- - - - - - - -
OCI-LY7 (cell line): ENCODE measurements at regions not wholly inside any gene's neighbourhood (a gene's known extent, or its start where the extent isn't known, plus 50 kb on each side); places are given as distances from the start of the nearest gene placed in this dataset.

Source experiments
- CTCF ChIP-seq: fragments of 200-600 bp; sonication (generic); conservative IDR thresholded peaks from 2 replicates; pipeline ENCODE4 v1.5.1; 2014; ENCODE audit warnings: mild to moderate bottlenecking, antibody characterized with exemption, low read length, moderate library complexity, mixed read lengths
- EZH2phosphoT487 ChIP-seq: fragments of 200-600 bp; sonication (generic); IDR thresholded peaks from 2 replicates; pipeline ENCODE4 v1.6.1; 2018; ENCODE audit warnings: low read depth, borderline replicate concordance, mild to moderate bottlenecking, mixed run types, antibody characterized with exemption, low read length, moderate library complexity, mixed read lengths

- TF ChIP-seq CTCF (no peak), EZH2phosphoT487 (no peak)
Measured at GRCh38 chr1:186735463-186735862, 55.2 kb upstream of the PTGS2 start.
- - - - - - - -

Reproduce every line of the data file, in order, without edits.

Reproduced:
OCI-LY7 (cell line): ENCODE measurements at regions not wholly inside any gene's neighbourhood (a gene's known extent, or its start where the extent isn't known, plus 50 kb on each side); places are given as distances from the start of the nearest gene placed in this dataset.

Source experiments
- CTCF ChIP-seq: fragments of 200-600 bp; sonication (generic); conservative IDR thresholded peaks from 2 replicates; pipeline ENCODE4 v1.5.1; 2014; ENCODE audit warnings: mild to moderate bottlenecking, antibody characterized with exemption, low read length, moderate library complexity, mixed read lengths
- EZH2phosphoT487 ChIP-seq: fragments of 200-600 bp; sonication (generic); IDR thresholded peaks from 2 replicates; pipeline ENCODE4 v1.6.1; 2018; ENCODE audit warnings: low read depth, borderline replicate concordance, mild to moderate bottlenecking, mixed run types, antibody characterized with exemption, low read length, moderate library complexity, mixed read lengths

- TF ChIP-seq CTCF (no peak), EZH2phosphoT487 (no peak)
Measured at GRCh38 chr1:186735463-186735862, 55.2 kb upstream of the PTGS2 start.